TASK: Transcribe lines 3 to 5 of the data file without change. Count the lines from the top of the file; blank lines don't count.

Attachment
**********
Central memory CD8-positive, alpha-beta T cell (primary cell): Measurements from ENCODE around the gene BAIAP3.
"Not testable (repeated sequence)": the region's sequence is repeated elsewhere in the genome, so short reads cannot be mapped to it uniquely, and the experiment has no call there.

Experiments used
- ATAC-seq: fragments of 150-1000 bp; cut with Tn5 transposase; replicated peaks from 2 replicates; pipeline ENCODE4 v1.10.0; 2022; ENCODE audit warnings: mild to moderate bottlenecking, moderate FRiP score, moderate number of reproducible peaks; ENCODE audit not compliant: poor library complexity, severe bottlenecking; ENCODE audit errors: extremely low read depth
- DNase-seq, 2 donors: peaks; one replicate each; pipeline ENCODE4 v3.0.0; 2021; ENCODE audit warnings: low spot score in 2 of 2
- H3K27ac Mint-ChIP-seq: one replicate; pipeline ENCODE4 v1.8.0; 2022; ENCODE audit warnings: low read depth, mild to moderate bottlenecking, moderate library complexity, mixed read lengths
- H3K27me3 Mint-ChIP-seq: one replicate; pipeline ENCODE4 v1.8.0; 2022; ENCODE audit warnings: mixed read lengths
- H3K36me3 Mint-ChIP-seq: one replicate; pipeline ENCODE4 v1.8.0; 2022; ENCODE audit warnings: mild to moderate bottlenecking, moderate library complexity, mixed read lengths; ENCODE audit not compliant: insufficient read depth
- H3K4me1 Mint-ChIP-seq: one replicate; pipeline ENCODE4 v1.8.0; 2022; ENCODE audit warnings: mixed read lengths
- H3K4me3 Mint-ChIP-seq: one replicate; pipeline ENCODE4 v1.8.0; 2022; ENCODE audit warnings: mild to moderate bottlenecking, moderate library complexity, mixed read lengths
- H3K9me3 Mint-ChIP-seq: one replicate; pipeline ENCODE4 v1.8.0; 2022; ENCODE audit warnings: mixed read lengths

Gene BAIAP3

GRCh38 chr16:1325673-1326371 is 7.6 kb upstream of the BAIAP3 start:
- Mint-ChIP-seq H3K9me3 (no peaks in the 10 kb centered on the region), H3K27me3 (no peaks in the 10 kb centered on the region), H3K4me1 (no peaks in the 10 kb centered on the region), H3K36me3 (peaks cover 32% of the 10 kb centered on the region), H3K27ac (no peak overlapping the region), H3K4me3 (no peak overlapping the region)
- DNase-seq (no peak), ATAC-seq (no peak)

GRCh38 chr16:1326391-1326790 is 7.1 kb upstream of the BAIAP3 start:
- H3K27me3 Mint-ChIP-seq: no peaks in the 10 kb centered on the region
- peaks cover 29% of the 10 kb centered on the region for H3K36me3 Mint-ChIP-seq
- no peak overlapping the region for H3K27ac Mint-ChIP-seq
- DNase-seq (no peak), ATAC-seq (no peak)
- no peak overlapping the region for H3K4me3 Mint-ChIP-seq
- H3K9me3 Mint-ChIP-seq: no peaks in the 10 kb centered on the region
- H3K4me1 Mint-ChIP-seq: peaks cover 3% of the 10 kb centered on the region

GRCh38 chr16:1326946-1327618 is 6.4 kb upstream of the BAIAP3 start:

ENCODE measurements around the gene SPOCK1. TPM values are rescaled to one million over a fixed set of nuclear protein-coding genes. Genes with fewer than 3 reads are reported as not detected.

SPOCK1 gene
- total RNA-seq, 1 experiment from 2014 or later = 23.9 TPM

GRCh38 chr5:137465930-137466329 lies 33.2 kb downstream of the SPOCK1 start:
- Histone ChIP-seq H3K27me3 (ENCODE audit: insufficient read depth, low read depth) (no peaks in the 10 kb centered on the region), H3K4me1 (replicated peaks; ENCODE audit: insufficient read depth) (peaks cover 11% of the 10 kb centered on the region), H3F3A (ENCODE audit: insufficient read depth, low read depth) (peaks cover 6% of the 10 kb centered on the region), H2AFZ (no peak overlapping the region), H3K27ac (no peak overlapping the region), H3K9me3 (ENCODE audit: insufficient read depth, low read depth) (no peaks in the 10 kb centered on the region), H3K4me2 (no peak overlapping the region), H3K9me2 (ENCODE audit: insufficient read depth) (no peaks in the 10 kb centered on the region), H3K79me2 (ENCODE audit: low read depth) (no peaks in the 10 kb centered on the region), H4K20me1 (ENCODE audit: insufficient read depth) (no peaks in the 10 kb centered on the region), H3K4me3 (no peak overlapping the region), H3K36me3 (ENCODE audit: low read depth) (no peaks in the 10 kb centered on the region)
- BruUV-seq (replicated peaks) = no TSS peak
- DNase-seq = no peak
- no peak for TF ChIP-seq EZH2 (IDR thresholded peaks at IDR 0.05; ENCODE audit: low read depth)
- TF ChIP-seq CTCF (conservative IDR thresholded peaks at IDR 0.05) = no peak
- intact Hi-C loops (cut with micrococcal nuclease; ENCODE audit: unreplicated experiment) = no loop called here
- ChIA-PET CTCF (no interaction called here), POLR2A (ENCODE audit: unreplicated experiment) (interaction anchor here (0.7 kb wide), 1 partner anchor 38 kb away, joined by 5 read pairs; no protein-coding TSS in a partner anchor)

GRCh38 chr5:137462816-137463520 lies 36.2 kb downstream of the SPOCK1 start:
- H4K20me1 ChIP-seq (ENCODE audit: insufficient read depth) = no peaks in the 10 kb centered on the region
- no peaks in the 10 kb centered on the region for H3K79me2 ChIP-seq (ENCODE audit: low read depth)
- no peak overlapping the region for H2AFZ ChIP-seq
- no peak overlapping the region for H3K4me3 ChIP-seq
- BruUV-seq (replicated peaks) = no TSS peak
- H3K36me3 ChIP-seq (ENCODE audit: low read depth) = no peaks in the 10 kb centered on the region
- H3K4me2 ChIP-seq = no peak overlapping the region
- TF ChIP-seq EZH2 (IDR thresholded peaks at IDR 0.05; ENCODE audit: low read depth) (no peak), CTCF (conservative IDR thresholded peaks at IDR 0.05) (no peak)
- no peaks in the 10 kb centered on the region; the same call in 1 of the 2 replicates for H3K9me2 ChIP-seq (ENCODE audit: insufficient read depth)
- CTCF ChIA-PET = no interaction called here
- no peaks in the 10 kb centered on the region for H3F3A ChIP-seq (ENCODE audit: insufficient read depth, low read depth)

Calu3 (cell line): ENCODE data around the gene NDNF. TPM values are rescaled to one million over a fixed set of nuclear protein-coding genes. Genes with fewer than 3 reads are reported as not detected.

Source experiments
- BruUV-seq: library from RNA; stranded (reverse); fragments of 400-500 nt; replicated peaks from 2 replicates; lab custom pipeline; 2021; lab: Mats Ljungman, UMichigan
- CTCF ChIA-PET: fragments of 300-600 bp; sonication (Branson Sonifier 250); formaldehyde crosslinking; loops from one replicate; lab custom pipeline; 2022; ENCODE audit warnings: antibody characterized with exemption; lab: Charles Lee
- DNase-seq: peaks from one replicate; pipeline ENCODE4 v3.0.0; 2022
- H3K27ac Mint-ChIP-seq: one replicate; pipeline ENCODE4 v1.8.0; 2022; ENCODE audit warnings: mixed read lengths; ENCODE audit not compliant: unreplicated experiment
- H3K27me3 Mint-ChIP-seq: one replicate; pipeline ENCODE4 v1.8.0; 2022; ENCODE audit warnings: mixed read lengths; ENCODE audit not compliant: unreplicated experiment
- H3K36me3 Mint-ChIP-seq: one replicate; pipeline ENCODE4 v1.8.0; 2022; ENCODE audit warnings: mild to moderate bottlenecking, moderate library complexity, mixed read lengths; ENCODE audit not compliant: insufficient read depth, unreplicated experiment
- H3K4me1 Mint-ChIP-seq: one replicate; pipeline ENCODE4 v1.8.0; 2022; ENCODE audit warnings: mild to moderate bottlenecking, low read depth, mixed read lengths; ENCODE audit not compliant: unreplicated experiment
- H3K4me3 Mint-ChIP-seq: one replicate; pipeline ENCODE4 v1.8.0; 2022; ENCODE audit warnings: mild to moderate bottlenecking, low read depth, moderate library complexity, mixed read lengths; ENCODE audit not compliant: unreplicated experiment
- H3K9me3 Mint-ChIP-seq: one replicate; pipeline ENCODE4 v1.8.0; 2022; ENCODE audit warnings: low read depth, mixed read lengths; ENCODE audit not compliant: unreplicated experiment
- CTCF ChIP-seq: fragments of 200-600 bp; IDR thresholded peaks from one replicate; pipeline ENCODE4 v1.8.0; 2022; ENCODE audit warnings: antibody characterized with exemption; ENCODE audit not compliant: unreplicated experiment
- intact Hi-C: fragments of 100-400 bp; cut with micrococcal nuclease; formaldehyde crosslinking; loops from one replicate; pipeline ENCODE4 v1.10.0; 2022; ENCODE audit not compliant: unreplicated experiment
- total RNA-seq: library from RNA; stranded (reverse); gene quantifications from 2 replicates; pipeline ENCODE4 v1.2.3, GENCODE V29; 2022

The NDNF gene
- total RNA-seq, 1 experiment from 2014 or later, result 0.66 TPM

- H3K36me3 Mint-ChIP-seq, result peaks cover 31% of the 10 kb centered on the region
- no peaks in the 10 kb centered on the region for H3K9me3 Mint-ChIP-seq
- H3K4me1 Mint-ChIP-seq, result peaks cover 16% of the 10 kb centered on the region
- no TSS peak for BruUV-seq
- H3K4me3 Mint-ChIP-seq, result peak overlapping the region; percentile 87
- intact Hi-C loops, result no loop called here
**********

Experiments used
- ATAC-seq: fragments of 150-1000 bp; cut with Tn5 transposase; replicated peaks from 2 replicates; pipeline ENCODE4 v1.10.0; 2022; ENCODE audit warnings: mild to moderate bottlenecking, moderate FRiP score, moderate number of reproducible peaks; ENCODE audit not compliant: poor library complexity, severe bottlenecking; ENCODE audit errors: extremely low read depth
- DNase-seq, 2 donors: peaks; one replicate each; pipeline ENCODE4 v3.0.0; 2021; ENCODE audit warnings: low spot score in 2 of 2